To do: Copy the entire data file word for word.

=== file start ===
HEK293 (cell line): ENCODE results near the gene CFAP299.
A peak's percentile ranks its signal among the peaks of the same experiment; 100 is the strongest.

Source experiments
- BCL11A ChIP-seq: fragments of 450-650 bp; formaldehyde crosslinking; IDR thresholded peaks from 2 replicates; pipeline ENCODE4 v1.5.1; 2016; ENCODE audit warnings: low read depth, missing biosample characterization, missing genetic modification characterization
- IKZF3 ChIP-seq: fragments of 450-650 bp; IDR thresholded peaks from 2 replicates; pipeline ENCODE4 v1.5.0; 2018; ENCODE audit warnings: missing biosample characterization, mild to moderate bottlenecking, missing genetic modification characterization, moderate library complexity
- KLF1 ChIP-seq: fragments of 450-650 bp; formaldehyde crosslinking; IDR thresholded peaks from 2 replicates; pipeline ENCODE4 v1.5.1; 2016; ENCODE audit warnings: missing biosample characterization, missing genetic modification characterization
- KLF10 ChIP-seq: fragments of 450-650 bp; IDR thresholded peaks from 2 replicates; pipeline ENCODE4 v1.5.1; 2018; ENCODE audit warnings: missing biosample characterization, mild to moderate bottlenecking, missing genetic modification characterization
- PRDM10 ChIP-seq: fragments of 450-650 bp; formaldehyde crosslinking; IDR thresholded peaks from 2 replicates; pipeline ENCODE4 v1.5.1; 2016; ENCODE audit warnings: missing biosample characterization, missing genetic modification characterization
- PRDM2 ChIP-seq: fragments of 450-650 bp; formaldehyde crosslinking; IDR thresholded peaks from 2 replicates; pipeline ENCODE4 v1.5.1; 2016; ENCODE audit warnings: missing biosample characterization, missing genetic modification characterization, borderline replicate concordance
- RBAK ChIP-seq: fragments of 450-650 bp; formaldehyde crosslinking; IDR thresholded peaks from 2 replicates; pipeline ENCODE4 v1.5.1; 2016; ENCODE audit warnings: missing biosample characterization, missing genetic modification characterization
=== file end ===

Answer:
HEK293 (cell line): ENCODE results near the gene CFAP299.
A peak's percentile ranks its signal among the peaks of the same experiment; 100 is the strongest.

Source experiments
- BCL11A ChIP-seq: fragments of 450-650 bp; formaldehyde crosslinking; IDR thresholded peaks from 2 replicates; pipeline ENCODE4 v1.5.1; 2016; ENCODE audit warnings: low read depth, missing biosample characterization, missing genetic modification characterization
- IKZF3 ChIP-seq: fragments of 450-650 bp; IDR thresholded peaks from 2 replicates; pipeline ENCODE4 v1.5.0; 2018; ENCODE audit warnings: missing biosample characterization, mild to moderate bottlenecking, missing genetic modification characterization, moderate library complexity
- KLF1 ChIP-seq: fragments of 450-650 bp; formaldehyde crosslinking; IDR thresholded peaks from 2 replicates; pipeline ENCODE4 v1.5.1; 2016; ENCODE audit warnings: missing biosample characterization, missing genetic modification characterization
- KLF10 ChIP-seq: fragments of 450-650 bp; IDR thresholded peaks from 2 replicates; pipeline ENCODE4 v1.5.1; 2018; ENCODE audit warnings: missing biosample characterization, mild to moderate bottlenecking, missing genetic modification characterization
- PRDM10 ChIP-seq: fragments of 450-650 bp; formaldehyde crosslinking; IDR thresholded peaks from 2 replicates; pipeline ENCODE4 v1.5.1; 2016; ENCODE audit warnings: missing biosample characterization, missing genetic modification characterization
- PRDM2 ChIP-seq: fragments of 450-650 bp; formaldehyde crosslinking; IDR thresholded peaks from 2 replicates; pipeline ENCODE4 v1.5.1; 2016; ENCODE audit warnings: missing biosample characterization, missing genetic modification characterization, borderline replicate concordance
- RBAK ChIP-seq: fragments of 450-650 bp; formaldehyde crosslinking; IDR thresholded peaks from 2 replicates; pipeline ENCODE4 v1.5.1; 2016; ENCODE audit warnings: missing biosample characterization, missing genetic modification characterization